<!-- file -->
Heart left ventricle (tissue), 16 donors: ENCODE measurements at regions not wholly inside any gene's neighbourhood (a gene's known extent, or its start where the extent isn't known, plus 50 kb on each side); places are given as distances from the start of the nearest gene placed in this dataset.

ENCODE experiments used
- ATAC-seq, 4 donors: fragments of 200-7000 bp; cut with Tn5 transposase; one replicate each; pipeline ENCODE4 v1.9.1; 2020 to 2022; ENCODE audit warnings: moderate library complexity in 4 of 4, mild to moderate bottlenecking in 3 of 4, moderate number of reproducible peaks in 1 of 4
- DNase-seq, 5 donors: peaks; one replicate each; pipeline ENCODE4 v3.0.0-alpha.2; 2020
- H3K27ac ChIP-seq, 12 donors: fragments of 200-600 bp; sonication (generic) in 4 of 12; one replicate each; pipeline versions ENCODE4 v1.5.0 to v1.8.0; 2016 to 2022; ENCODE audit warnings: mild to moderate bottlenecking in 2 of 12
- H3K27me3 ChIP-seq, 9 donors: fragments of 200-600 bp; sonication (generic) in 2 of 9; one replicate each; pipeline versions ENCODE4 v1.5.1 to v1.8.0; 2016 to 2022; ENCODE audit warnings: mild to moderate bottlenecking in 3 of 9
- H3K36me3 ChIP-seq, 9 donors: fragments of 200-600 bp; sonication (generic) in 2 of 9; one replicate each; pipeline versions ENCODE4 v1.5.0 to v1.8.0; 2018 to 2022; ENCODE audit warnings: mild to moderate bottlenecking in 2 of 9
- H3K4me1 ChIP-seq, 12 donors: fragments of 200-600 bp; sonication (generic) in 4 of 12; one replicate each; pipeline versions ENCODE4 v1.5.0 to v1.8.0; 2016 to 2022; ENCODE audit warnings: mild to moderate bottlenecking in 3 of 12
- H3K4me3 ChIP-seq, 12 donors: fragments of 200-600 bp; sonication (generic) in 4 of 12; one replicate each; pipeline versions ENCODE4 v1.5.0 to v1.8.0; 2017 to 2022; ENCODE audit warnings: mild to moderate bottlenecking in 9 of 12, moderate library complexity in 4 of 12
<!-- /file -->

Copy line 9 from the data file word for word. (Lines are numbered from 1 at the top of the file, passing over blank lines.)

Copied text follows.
- H3K4me3 ChIP-seq, 12 donors: fragments of 200-600 bp; sonication (generic) in 4 of 12; one replicate each; pipeline versions ENCODE4 v1.5.0 to v1.8.0; 2017 to 2022; ENCODE audit warnings: mild to moderate bottlenecking in 9 of 12, moderate library complexity in 4 of 12